Tag Archives: africa overland

Of a friendly taxi driver and lousy Land Rover service

The friendly taxi driver

Insane Casa traffic

Insane Casa traffic

I’m trying to find my way in the hustle and bustle of Casablanca’s insane traffic, looking for Salim on 625, Boulevard Mohamed V. Salim is the dealer for Britpart in these neck of the woods, and Britpart in the UK has a gearbox ready to be shipped. We all think that with a Moroccan company clearing customs will be less of a hassle.
Finding the right Boulevard is easy but I can’t figure out the logic behind the numbering; it stops at 323, continues a bit further with 128, then there’s 378. I stop to ask directions.

petit taxi

petit taxi

“Goedemorgen, kan ik u misschien helpen?”. A taxi driver in a small red petit-taxi asks me in fluent Dutch if he can help me. I explain to him what I’m looking for and he offers to pilot me to the right address. I tell him I’ve got a name, an address and a telephone number, and that it’s supposed to be  garage. He gets in front of me, drives a bit, stops to ask for directions himself, drives a bit more, gets out and dials the telephone number, and after 15 minutes he triumphantly halts in front of 626. When I want to pay him for his excellent services, he won’t hear of it.
“Just tell them back home how good these taxi drivers in Casa are,” he says.

Land Rover ‘service’

Lousy Land Rover service from Smeia

Land Rover Smeia

A few days earlier I had navigated my way through Casa’s city centre on my own, visiting the Land Rover dealer/importer for Morocco and the Middle East. When you have all that on your business card you expect chique, especially in Casablanca. I was not disappointed. My vintage Defender surely turned some heads; not out of admiration but pity. The chef de garage shifted the gear lever  a couple of times and concluded that a) it was old, b) it was not to be repaired, and c) that Land Rover stopped making these gear boxes eons ago. I could have told him that myself. I explained that there were replacement gearboxes aplenty in the UK, for instance from Ashcroft. They kindly but resolutely refused to be part of this: “Company policy, I’m afraid. We hope you understand?”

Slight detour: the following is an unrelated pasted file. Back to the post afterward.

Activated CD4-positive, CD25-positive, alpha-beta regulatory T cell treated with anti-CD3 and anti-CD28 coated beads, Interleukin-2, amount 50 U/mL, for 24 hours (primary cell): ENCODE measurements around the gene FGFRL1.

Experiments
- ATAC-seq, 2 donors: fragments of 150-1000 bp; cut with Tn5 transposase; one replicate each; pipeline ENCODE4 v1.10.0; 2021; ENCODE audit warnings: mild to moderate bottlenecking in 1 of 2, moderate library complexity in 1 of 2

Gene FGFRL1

5th gear update (Sunday 19th)
The gearbox was shipped last Friday and should arrive today or tomorrow. Clearing takes one or two days. With the very kind help of a Dutch Expat couple (thanks Kevin and Stella), my own garage ET Coevorden (thanks a million, Erwin!), I should be on the road again end of the week. Insha’Allah, of course.


Smooth crossing, rough landing in Morocco

Lost 5th gear
After a relaxed trip through Europe and a smooth ferry crossing from Tarifa to Tanger, happily driving on the péage from Tanger to Rabat, the car suddenly lost its 5th gear. Shock and unbelief. Well, unbelief: with  a nearly 25 year old Defender, even when it’s very well serviced and maintained as mine is, you can expect anything. The gearbox is still original after 400.000 kilometers and it was running well so far. Fortunately the box had not completely gone on me, and 1st to 4th gear were still working properly. So I limped to Kenitra on the coast, not far from Rabat, thinking that it should be possible to have the car fixed there – if anywhere in Morocco. At an average speed of 65 km/hour, much to the discontent of my fellow Moroccan drivers.

Kenitra – Mohammedia – campsite Ocean Bleu
My already low spirits reached an all time low when I arrived at the Kenitra campsite late in the afternoon. What an incredible dump, muddy, crowded, noisy, filthy, unlit. There must have been at least a hundred campervans, cramped awning to awning. What inspires people to buy an expensive motorhome, costing at least two average year salaries, and to stay in places like this – and enjoying it – is far beyond my imagination! Got up at 6 o’clock next morning to find a better place to sit out my situation. I decided to take the péage as much as possible, so trucks could me easily overtake on the left lane. 
Campsite Ocean Bleu is near Mohammedia, which is about 35 km from Casablanca. It’s right on the beach, has a relaxed atmosphere, and WiFi everywhere. The latter I considered of vital importance considering my predicament.